James Hansen’s recent paper uses detailed temperature records to demonstrate that the chance of an area experiencing extremely hot summer weather has increased dramatically in recent years. Several similar publications have shown recently how climate change has increased the likelihood of very adverse weather. Scientists like Hansen do this work because they are wrestling with the need to communicate to the general public that global temperatures won’t increase every year but that the chance of extreme events in the form of ferocious heat or catastrophic rainfall is rising rapidly.
Hansen’s conclusions are important in that they are the first attempt to show how the frequency of very high land temperatures has risen. But the second major finding of his paper has not been noted by the scientific press: temperature variability has increased. Not only has the average temperature risen but the distribution of temperature has widened, meaning that extremes are more likely. We didn’t know this, and the finding is deeply worrying.
The ‘bell curve’
Many natural phenomena demonstrate a pattern called the ‘normal distribution’ or ‘bell curve’. Measure the height of Finnish women or the IQ of Singaporean children and the results will follow a predictable form that resembles the shape of a bell. Most observations are clustered around the mean with increasingly small numbers of results away from the central peak.
Temperatures follow this pattern. If I logged the average noon temperature for August days in London each year, I would find that the observations followed a bell curve pattern. Findings would be grouped around a central (mean) figure. The number of years above this level would be approximately equal to the numbers below it. The shape of the observations would be roughly symmetrical above and below the mean.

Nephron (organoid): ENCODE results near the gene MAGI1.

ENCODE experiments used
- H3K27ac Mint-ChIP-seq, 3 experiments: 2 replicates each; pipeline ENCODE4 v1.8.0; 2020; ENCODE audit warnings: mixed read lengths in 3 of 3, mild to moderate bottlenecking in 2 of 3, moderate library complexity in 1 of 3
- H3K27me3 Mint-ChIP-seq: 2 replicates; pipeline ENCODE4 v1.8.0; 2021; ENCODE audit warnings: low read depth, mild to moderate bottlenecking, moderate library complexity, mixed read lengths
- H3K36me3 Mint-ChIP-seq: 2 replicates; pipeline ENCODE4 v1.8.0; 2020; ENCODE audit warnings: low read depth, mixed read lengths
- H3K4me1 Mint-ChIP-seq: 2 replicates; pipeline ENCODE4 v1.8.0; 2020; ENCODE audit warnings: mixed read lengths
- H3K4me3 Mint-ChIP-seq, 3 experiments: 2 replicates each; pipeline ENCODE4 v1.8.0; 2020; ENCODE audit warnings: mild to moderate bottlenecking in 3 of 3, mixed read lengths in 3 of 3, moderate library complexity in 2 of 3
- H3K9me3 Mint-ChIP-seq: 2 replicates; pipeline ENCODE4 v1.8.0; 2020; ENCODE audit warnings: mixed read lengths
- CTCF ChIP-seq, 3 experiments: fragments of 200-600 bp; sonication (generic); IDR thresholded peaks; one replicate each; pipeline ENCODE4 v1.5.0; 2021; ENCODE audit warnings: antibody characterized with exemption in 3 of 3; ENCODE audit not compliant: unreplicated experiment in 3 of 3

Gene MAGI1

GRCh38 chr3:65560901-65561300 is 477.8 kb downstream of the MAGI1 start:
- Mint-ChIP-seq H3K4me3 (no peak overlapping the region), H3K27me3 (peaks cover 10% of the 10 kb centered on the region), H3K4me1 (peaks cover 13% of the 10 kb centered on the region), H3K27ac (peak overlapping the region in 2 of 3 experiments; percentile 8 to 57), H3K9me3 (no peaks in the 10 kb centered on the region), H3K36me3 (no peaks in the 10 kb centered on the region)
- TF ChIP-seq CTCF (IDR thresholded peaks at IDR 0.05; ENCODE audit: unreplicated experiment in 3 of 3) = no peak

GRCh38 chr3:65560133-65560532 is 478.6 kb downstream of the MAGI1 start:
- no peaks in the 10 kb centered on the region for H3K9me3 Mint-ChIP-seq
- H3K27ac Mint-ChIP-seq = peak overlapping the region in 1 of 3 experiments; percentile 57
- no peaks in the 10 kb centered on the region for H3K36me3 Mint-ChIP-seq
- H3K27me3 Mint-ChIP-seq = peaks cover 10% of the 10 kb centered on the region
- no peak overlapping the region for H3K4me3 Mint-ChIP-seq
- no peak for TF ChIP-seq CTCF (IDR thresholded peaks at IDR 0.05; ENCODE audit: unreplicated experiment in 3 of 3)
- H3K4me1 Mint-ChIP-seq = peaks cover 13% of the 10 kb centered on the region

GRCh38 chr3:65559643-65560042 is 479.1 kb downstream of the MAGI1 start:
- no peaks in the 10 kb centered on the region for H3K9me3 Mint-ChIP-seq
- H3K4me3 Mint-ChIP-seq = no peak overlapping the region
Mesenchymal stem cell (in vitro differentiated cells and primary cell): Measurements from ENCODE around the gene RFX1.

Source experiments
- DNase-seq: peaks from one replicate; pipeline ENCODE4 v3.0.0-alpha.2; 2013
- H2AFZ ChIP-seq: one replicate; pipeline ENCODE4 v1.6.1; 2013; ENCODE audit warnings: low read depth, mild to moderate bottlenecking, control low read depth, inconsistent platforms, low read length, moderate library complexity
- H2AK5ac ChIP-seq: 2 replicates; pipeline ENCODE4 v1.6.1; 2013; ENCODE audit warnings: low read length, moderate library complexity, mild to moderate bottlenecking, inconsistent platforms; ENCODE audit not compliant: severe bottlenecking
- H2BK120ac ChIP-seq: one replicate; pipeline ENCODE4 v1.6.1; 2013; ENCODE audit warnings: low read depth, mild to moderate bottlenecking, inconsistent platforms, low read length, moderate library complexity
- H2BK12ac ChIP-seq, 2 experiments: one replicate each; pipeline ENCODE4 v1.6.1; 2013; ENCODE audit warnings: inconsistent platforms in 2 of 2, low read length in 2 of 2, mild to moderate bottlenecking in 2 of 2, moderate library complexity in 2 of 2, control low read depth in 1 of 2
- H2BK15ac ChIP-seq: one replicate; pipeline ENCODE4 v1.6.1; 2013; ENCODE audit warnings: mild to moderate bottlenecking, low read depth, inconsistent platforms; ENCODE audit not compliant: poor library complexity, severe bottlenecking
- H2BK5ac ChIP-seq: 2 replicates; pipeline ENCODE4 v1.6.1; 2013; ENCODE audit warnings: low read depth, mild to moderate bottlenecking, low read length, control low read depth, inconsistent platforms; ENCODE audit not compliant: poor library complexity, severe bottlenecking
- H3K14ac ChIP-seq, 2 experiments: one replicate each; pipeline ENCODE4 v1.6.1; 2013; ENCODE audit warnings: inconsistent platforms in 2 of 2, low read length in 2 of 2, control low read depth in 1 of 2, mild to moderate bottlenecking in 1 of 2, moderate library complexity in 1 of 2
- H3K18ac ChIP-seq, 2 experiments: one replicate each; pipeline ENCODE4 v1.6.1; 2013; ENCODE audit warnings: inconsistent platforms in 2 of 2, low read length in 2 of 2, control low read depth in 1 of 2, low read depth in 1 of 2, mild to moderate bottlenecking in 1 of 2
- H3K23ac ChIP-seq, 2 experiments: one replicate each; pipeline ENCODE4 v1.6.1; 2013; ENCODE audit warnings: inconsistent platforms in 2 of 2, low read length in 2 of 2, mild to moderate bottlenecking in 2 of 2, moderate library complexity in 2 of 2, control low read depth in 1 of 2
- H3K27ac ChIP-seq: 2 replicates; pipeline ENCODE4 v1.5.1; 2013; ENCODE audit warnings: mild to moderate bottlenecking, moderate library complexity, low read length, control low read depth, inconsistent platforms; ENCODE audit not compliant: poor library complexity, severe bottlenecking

The bell curve is reassuringly familiar. In fact, it seems to me that humankind naturally assumes that most natural phenomena follow this pattern. This ‘normal distribution’ follows a clear statistical pattern. A calculation called the standard deviation predicts the width of the curve. Some distributions are quite tight, meaning that the curve has a small standard deviation and the curve falls sharply away from the mean. Others are fatter, with a high standard deviation. Whatever the size of the standard deviation, a proper bell curve has about 68% of all observations within one deviation of the mean. This percentage is almost universal.